Saturday 23 January 2016 – Monday 28 March 2016
Left Hand to Back of Head, Object Held Against Right Thigh
Exhibition launch event: Friday 22 Jan 2016, 18.00 – 21.00
Artists: Becky Beasley, Rowena Harris, Mary Hurrell, Natalie Finnemore, Hannah James, Mitra Saboury, Marianna Simnett, Marie Toseland.
A group exhibition of physical and assertive work that sets out to affect the audience through sensation and emotion.
The artists use film, video, installation and sculpture to form relationships between artworks and the bodies of the audience. This dynamic extends to the title of the show, which may act as an observation, suggestion or direct instruction. The exhibition explores how we can encounter art as a felt experience, over and above our capacity to rationalise.
Saboury and Simnett explore visceral relationships between the human body, objects and processes. In her work Pothole, Saboury languorously manipulates a piece of asphalt inside her mouth. Simnett’s film Blue Roses derives narrative from medical processes on the operating table. Intimate relationships are formed in these works; objects penetrate the skin and affect the body from within. Other works in Left Hand to Back of Head… anticipate the audience’s movement. Natalie Finnemore’s sculptures function as architectural barriers that choreograph the gallery visitor while acting as a support structure for sculptures by other artists.
Much of the work included in Left Hand to Back of Head… shares methods of communication with contemporary dance and movement. A related performance and events strand runs through the programme inviting dancers, philosophers and writers to make their own responses.
This is the first show by Adam Smythe, Bluecoat’s new Curator, who joined the organisation in July 2015. He is interested in “how art can produce material affinities with our own bodies. Just as we feel the presence of a dancer, so too can art affect us in the same manner that the beat of a drum might compel us into motion.”
Adam adds: “The exhibition draws on the context of Bluecoat as a centre for the arts, an organisation that hosts an array of art forms. Bluecoat continues to enable dialogue between artistic disciplines and this exhibition seeks to articulate the many connections between visual art and performance.”
Fri 22 Jan 20.00
Mary Hurrell – Movement Study 4 (Dorsal/Breast)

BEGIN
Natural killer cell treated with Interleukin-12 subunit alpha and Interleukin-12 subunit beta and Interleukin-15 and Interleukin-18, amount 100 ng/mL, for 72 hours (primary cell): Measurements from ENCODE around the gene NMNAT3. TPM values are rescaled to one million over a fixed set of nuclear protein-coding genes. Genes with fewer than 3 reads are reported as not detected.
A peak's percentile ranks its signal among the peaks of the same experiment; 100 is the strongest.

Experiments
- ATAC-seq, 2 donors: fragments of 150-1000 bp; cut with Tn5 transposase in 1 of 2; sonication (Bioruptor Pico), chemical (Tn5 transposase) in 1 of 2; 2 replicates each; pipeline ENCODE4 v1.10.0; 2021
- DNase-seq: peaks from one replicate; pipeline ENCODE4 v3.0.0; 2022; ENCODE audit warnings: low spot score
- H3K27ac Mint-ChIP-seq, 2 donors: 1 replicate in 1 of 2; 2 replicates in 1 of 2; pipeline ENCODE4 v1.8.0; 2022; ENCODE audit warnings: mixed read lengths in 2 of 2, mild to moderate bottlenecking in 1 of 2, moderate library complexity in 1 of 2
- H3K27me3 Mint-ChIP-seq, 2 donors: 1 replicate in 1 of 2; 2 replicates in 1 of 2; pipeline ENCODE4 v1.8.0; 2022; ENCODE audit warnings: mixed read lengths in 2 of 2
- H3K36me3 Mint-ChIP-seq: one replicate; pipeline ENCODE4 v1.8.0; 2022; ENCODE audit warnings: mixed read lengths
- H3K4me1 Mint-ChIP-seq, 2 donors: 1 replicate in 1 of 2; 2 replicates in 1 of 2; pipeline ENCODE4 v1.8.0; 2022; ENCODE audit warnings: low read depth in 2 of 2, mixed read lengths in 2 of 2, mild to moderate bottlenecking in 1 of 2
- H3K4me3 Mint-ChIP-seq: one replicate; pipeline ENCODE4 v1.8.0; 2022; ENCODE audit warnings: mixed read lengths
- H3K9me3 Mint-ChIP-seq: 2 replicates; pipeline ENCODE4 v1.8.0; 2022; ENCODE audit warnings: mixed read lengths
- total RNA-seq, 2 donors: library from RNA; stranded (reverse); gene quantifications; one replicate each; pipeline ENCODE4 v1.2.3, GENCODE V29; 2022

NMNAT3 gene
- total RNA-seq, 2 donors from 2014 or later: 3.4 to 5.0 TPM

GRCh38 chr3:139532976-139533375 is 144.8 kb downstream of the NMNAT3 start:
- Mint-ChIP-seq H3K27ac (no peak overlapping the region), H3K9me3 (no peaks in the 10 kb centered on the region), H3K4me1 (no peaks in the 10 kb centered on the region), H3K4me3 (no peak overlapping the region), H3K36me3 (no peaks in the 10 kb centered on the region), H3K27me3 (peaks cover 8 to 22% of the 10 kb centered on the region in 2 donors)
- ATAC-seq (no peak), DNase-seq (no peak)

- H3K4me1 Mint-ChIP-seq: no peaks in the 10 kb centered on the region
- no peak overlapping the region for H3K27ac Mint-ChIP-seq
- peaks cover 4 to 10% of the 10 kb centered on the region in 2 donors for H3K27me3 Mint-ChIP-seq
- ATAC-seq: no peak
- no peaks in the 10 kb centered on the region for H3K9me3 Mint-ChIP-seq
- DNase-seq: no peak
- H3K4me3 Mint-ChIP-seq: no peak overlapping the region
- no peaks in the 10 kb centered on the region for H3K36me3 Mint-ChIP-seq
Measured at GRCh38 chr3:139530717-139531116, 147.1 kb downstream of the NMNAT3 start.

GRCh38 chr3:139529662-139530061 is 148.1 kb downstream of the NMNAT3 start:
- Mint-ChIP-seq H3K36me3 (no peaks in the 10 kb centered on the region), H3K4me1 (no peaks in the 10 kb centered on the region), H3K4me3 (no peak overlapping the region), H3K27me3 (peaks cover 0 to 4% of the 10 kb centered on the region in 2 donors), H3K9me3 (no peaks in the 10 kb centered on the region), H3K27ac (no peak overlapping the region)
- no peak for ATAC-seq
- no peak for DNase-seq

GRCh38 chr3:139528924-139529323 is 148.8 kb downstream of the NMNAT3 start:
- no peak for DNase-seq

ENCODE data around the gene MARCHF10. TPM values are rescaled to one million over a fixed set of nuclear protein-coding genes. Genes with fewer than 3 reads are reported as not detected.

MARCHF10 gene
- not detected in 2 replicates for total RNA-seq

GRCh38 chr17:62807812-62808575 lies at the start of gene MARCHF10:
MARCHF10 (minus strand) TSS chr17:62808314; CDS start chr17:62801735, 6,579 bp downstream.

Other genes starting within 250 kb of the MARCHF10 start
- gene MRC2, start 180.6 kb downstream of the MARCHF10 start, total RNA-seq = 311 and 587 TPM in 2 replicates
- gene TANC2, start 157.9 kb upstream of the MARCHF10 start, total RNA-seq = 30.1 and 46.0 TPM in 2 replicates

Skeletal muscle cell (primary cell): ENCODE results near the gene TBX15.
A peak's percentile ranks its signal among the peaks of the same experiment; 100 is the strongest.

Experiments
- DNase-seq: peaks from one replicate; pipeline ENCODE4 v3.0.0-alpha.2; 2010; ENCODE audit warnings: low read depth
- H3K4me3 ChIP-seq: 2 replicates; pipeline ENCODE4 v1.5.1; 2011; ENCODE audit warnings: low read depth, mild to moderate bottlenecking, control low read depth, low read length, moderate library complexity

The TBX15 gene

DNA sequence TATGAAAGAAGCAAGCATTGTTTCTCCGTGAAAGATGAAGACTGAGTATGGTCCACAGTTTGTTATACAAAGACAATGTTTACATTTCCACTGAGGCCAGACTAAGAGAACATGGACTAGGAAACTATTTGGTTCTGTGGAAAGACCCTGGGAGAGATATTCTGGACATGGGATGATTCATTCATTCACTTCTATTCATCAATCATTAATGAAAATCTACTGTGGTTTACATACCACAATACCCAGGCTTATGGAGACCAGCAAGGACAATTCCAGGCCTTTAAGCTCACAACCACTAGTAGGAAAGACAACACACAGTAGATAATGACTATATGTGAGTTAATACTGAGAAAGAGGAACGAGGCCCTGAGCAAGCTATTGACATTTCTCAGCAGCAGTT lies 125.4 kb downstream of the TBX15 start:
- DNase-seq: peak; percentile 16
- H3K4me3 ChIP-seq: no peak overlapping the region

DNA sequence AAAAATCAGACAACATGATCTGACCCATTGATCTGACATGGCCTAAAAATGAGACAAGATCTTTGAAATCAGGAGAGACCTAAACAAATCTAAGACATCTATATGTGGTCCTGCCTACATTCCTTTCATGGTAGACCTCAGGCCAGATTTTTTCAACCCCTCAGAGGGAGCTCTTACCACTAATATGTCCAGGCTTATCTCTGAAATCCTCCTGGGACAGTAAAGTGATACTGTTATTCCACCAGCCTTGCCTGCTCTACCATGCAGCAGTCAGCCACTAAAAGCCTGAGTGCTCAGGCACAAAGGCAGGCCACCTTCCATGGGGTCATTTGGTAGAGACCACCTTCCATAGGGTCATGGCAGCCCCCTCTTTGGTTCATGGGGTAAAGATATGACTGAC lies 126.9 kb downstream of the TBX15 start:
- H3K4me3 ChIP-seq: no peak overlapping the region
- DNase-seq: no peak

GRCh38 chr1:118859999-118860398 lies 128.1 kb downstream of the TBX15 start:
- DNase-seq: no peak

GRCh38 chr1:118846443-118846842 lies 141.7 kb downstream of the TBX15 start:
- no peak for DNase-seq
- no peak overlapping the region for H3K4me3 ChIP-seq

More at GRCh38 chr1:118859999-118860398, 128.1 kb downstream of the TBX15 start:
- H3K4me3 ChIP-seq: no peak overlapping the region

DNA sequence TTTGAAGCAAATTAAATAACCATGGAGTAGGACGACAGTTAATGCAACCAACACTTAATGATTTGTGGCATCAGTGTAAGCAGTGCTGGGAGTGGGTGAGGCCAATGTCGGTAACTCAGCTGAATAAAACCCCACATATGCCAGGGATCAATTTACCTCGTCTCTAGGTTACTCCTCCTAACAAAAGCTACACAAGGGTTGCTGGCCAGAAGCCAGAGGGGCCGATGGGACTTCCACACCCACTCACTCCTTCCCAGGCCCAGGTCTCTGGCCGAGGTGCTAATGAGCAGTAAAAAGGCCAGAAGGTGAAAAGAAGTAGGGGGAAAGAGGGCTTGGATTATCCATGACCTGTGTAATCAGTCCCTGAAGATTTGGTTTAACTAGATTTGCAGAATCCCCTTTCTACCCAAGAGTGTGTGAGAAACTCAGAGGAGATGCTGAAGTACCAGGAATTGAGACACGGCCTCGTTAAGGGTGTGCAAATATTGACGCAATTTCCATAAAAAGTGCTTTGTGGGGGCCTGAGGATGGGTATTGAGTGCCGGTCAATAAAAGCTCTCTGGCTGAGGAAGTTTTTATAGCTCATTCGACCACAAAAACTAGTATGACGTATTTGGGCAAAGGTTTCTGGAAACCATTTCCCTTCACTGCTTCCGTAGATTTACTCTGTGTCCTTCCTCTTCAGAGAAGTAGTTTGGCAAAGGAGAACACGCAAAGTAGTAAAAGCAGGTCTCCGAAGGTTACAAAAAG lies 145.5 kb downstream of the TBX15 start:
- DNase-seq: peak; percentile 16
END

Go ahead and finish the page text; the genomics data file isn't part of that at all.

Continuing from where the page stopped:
Hurrell’s performance piece features a sole performer following a minimalist score. The score is also used to choreograph light and sound around the performer in this intense study of movement and feeling. This event takes place during the exhibition launch. Free, no booking required.
Sat 23 Jan 14.00
Exhibition Tour: Mary Hurrell
Artist Mary Hurrell and Curator Adam Smythe lead a tour of the exhibition. Free, no booking required.
Wed 27 Jan 18.00
Philosophy Talk: Dr Joel Smith – An Introduction to Phenomenology
In response to Left Hand to Back of Head… Dr Joel Smith, Lecturer in Philosophy at Manchester University, gives an introduction to the field of phenomenology – the study of experience and consciousness. Dr Smith will talk about key thinkers whose work has run parallel to this artistic enquiry such as Maurice Merleau-Ponty. Tickets £3/£2.
Wed 3 Feb 19.00
It’s What You Don’t Say (That Counts)
Members of LIC (Liverpool Improvisation Collective) create new movement work in the gallery.
Thu 11 Feb 18.00
Performance: My Back Is All Around Me
Artists and writers Marie Toseland and Katarina Hruskova perform readings of their work, using the human voice to connect our bodies to the architecture of the gallery.Tickets £3/£2.
Wed 17 Feb 18.00
LJMU Writers Workshop Present: Physical
Join us for readings from poet Andrew McMillan’s recent collection of poems Physical – a raw and urgent hymn to the male body newly published. Dispensing with conventional punctuation, McMillan is attentive to the quality of breathing, giving the work an extraordinary sense of being vividly poised and present. Tickets £3/£2.
Sat 20 Feb 14.00
Exhibition Tour: Natalie Finnemore
Exhibiting artist Natalie Finnemore leads a tour of the exhibition. Free, no booking required.